4 Easy Ways to Upgrade Your Home Bar

If you’re like me, having a bar at home is like having a washer and dryer: a life-improving luxury, but not a necessity. (There are other ways to get clean clothes and great cocktails.) READ: How to Stock Your Home Bar However, creating an at-home bar is definitely on my life bucket list, and I intend to tackle the project in steps — a cocktail shaker here, a bar tray there — until I’ve achieved an awesome home bar. To make sure I’m going about it right, though, I checked in with Jeffrey Beers of the interior design and architecture firm Jeffrey Beers International, who’s designed bars for celebs like Jean-Georges, Daniel Boulud, Jay Z and more. Whether you’re a homeowner who is interested in actually building a custom bar (lucky!), or you’re an urban apartment-dweller simply looking to choose a cool bar cart, Beers’ tips will help guide you on a practical and aesthetic level. Plus, we found bar furniture and accessories that align with Beers’s suggestions. (Worst case scenario, you just save these smart ideas to your "dream house" Pinterest board for the day when you’re ready to upgrade from a liquor cabinet to a dedicated space from which to serve drinks.) READ: 15 Great Gifts for Home Mixologists Cheers!

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    "To make a bar last, I'm a believer in concrete and steel," says Beers. "If you’re using wood, I personally like teak and a Brazilian wood called ipe. In the stone family, granite is the most common and safest because it is dense and resistant to stains like spilled red wine. Yet, personally, I find it boring and prefer to work with quartzite that looks more like marble. Marble, as well as zinc, are beautiful, but keep in mind they give a very traditional, European aesthetic, and require a fair amount of upkeep." Recommendation: Marlow Felix Bar Cart with forged iron, stone, marble and mirror. $394 at Houzz.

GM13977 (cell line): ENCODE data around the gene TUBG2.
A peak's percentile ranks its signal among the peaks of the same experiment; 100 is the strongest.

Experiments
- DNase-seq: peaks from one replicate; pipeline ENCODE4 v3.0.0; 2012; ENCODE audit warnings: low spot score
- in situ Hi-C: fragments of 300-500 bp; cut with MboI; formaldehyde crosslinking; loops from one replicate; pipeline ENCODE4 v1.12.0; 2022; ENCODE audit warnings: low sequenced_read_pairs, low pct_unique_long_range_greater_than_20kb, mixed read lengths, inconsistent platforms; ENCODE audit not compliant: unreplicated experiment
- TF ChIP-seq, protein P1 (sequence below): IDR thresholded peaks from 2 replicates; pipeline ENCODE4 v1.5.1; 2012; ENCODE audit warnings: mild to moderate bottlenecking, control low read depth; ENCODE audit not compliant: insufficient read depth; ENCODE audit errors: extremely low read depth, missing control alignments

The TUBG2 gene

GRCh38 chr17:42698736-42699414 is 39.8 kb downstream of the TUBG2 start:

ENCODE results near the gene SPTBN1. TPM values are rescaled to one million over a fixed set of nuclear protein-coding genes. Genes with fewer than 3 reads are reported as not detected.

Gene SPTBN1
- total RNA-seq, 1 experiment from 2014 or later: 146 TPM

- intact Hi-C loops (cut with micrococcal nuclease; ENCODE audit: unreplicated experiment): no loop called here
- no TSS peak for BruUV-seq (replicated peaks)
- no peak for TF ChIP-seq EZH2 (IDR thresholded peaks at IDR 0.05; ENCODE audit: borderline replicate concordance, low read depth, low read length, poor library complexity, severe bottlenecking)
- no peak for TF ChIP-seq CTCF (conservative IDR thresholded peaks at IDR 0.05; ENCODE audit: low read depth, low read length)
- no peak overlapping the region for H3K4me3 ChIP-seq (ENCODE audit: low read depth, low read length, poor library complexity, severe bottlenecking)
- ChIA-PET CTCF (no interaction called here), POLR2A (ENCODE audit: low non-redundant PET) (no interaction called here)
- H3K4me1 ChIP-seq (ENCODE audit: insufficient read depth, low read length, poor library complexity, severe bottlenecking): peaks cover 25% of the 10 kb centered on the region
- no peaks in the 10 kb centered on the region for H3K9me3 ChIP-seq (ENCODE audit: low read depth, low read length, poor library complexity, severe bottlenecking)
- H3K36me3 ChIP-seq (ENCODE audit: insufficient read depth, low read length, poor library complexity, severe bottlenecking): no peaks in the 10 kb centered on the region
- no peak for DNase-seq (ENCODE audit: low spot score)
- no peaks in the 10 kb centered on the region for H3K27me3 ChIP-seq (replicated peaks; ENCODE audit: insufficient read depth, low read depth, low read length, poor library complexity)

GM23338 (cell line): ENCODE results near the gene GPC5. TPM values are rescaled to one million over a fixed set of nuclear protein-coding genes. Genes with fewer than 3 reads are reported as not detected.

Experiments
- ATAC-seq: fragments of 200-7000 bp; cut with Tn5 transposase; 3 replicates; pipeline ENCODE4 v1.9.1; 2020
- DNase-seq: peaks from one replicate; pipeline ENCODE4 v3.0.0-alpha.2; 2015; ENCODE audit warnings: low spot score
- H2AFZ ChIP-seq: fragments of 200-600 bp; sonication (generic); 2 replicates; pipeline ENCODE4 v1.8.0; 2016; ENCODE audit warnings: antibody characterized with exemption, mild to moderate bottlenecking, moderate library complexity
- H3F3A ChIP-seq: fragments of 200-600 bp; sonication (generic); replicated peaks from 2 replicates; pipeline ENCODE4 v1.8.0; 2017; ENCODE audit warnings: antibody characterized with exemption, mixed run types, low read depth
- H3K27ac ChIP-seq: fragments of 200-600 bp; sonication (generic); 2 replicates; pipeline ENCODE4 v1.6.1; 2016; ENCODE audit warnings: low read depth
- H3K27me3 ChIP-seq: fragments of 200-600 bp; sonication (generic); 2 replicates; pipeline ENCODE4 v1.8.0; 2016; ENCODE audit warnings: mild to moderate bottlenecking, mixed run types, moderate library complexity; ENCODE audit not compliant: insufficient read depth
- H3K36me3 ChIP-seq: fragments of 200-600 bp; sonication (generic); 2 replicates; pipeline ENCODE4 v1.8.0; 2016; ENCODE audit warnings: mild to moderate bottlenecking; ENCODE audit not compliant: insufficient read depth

Houzz.com / StyleCaster.com
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    "I'm a fan of stainless steel for its resilience, its crisp, nautical feel, and its low-maintenance quality: It never rusts," says Beers. "If you pair stainless steel hardware with wood, you have a very yacht-club feel; otherwise it looks cool and modern against concrete and polished steel." Recommendation: Easton Stainless Steel Serving Tray. $49.95 at Crate & Barrel.
    CrateandBarrel.com / StyleCaster.com
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    "Brass is the iconic metal for bars and I love it, but it does demand a lot of upkeep and polishing as it easily discolors," says Beers. "It can be worth it if you like the look." Recommendation: Oscarine Lucite Bar Cart. $695 at Anthropologie.
    Anthropologie.com / StyleCaster.com
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    "Mirrors are fantastic, and a key component to the design of any bar," says Beers. "They're normally placed with the back bar display; the mirror goes on the back wall first and the shelves are installed onto it. I'll often take a strip of mirror and angle it 15 to 20 degrees in order to reflect the whole bar scene." Recommendation: Rosette Wall Mirror. $527 at Ethan Allen.
    EthanAllen.com / StyleCaster.com
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